Bucks for Buck

Buck, a black gelding, running in te pasture.
Buck in his happy place: running in the pasture with his herd. Today he’s on stall rest and NOT HAPPY about it.

When you come Turning Point Ranch, the first horse to the fence to say, “Howdy!” is usually Buck.  He loves people and is always ready for attention. And treats!

Buck with his head over the fence.
That big white blaze makes him easy to spot!

Buck – that’s short for Buckaroo – is a beautiful solid black paint with a big blaze. He has been on loan to Turning Point for EIGHT YEARS from John and Caryl Talley !  That’s quite a long time for a horse to be fully invested in serving therapeutic riders. Buck can work with beginning or advanced riders to work through challenges.

Here’s Buck in 2014 with Kenzie and one of his favorite riders, Bianca. He loves photos with his riders!

He’s helped dozens of children over the past eight years accomplish what others said wasn’t possible.  That’s because Buck is magic. And he’s irreplaceable to those who love him.

Here’s where Buck needs your help. In August of 2018, Buck came up lame.  And, in Buck fashion, he came up REALLY lame. We like to call him “Go Big or Go Home Buck.”

He liked the fresh shavings and snazzy turquoise tape on his hoof, but he was lonely for his friends and in pain.

This time, Buck was in too much pain to go anywhere.  The OSU vet team came to the Ranch to take outdoor x-rays, give him something for the pain, soak his hoof and bandage him.  Once the pain medication took effect, Turning Point staff were able to load him in the trailer and get him to the OSU Vet Hospital.  

Buck is such a great patient that he even helped Dr. Fermi with his notes.

The x-rays were questionable, so he spent an entire week at the hospital and was eventually treated for an abnormal abscess. That one trip cost more than Turning Point’s annual vet budget.

Buc being soaked
Fortunately, he’s had a loyal care team of volunteers like Sarah Dorman.

Buck came home to stall rest at Turning Point for a few weeks – volunteers soaking and wrapping his hoof so that the abscess could drain and heal properly.  Buck hated being away from his herd, but he LOVED all of the attention and affection from staff and volunteers. He was released back to the pasture and was fine for a week until he wasn’t.  

We wondered if he just wanted to see his favorite OSU Vet Dr Nagle

Or if he thinks he looks especially good in the OSU Orange and Black stocks. (He does)

More x-rays.  More abnormality.  More abscess. More stall rest.  More soaking & bandaging. After a few weeks, Buck was fitted for a specialized shoe with compression molding and was released back out into the pasture with his herd.  He was fine for a week or so and then came up lame AGAIN.

More x-rays.  More abnormality.  No abscess. More stall rest.  More soaking & bandaging. No relief!  More medical bills.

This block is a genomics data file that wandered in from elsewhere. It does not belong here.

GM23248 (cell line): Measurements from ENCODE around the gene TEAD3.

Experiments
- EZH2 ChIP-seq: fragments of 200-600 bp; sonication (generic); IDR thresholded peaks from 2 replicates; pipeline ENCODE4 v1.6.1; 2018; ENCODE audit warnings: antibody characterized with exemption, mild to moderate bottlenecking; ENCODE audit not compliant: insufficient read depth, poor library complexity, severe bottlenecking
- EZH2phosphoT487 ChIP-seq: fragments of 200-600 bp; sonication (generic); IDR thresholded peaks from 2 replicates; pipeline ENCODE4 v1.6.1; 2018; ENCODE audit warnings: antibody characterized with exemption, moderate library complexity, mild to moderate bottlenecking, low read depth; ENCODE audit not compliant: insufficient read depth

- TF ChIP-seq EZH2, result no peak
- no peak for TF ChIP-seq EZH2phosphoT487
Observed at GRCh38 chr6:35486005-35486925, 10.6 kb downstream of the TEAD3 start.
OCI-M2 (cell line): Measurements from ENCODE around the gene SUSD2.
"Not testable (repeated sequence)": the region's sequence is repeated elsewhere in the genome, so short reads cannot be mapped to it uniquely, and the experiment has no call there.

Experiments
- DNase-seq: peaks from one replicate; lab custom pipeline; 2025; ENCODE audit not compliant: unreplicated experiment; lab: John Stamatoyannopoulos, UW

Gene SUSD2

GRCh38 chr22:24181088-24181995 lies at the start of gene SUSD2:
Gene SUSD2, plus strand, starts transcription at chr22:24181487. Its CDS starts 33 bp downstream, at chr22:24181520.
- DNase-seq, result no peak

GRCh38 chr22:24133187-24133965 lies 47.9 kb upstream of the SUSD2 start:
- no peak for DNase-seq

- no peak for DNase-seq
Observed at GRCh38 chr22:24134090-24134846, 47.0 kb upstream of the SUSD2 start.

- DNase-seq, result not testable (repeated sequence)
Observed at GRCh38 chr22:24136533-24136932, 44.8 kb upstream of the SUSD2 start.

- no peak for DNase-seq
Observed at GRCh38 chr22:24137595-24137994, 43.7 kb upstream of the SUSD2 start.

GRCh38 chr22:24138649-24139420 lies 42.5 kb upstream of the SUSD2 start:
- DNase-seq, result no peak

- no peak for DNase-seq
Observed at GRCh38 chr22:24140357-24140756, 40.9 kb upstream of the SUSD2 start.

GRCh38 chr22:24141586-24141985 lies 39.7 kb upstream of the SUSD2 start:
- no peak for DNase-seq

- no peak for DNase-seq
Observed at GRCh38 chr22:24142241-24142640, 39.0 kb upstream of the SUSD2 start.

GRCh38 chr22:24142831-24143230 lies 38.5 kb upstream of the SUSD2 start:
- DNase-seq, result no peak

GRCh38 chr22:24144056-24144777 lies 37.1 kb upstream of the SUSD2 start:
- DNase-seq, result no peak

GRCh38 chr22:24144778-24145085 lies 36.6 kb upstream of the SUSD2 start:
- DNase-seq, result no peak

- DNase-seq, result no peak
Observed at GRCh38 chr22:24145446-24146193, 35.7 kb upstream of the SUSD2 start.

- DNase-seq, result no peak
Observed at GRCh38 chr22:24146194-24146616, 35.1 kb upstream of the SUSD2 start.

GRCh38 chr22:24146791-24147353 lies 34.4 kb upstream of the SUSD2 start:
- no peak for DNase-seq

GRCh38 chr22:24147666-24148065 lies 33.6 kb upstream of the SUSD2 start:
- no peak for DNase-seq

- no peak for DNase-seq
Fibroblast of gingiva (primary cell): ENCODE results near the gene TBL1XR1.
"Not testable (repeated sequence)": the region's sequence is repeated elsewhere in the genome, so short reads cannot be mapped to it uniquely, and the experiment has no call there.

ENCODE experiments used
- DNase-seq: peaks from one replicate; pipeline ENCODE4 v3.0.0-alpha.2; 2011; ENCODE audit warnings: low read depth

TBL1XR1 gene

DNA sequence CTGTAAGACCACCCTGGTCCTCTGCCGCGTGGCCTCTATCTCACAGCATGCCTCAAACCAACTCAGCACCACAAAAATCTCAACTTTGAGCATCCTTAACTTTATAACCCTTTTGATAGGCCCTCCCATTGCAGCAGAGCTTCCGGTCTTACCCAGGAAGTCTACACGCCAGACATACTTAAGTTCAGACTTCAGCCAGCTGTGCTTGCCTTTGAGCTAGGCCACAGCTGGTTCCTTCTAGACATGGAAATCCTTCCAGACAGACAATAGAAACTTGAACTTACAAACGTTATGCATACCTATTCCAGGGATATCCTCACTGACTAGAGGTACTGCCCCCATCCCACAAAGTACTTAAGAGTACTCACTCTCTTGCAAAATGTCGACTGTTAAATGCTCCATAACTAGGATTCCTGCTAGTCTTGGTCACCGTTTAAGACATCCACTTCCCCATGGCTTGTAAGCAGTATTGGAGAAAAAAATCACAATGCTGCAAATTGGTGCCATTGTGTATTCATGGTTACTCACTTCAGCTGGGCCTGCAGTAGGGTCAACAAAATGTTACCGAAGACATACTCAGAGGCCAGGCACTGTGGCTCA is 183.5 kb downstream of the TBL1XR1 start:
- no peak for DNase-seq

OSU veterinarians worked hard to discern what in the world was going on with Buck and, keeping our blown budget in mind, gave us 3 options to determine if Buck could continue as a therapy horse.

He even got to try a new Lameness Locator that looked alot like a party hat but helped indicate the source of his problem.

In January, Buck went back in to the hospital for a CT scan and surgery.  Somehow, Go Big or Go Home Buck had a monster, abnormal HARD abscess in his hoof, pressing against his coffin bone, making it resorb.  The surgeons and doctors were able to get it all out and the unhealthy bone that was damaged by it. Finally! Pain relief and hope for the future.

It takes a big team to change shavings and bandages and soak his hoof and keep his spirits up.

So, after another costly hospital stay, Buck is back on stall rest – again – being bandaged and spoiled rotten.  He has to have very close attention from staff and volunteers because he has a hole in his hoof that you can pass a magic marker through – from the top through the bottom.  So now we wait for that hole to grow out with the rest of his hoof. Which will probably take a good 4 more months… of stall rest or restlessness in Buck’s case..

In all, Buck has spent over 200 days on stall rest since August.  It literally takes a village to not only keep him fed and in clean shavings, but also to make sure that he is emotionally sound.  He is taken out to hand graze every day and has a couple of SideKicks who come out each week to groom and pamper him. He’s visited by the other horses at feed time every day and occasionally one of his herdmates stays overnight in the barn with him.  Luckily, we have an open barn and he can see his herd from his stall.

As expected, we have gone through tons of bedding and materials for his wrap:  duct tape, diapers, vet wrap , betadine and elasticon. This and those vet bills have really added up to a hefty sum.  

That’s why we’re looking for “Bucks for Buck” to carry this irreplaceable horse through another four months of care. We are dedicated to his total health so that he can get to back in doing what he loves most…serving, challenging, supporting and playing with the kids….and his horse buddies in the pasture.

Published by turningpointranchadmin

Turning Point is a 501 (c) 3 nonprofit that provides equine assisted activities for both children and adults who face physical, mental or mental challenges. Turning Point is a PATH Premier Accredited Center.

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